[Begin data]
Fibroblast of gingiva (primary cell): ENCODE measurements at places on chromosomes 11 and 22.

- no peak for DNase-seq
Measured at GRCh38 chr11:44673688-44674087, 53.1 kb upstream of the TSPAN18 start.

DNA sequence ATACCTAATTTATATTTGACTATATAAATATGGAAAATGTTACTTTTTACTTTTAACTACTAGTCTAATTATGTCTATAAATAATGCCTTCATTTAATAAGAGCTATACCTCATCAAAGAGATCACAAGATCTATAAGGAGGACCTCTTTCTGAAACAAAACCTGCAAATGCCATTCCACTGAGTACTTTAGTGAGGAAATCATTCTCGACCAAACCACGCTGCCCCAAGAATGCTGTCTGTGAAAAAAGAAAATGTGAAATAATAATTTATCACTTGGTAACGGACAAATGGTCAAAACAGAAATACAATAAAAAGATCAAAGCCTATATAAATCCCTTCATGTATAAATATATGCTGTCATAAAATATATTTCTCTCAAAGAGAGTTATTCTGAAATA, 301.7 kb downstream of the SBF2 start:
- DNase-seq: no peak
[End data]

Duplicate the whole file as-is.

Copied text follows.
Fibroblast of gingiva (primary cell): ENCODE measurements at places on chromosomes 11 and 22.

- no peak for DNase-seq
Measured at GRCh38 chr11:44673688-44674087, 53.1 kb upstream of the TSPAN18 start.

DNA sequence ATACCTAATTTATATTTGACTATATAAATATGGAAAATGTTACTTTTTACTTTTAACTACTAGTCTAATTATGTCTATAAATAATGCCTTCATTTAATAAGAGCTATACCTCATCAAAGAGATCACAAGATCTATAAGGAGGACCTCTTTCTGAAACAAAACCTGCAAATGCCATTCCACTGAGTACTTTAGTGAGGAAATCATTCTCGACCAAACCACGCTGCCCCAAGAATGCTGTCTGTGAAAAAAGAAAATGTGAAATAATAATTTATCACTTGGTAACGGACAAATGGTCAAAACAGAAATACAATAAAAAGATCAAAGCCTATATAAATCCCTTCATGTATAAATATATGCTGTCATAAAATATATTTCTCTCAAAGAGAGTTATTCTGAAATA, 301.7 kb downstream of the SBF2 start:
- DNase-seq: no peak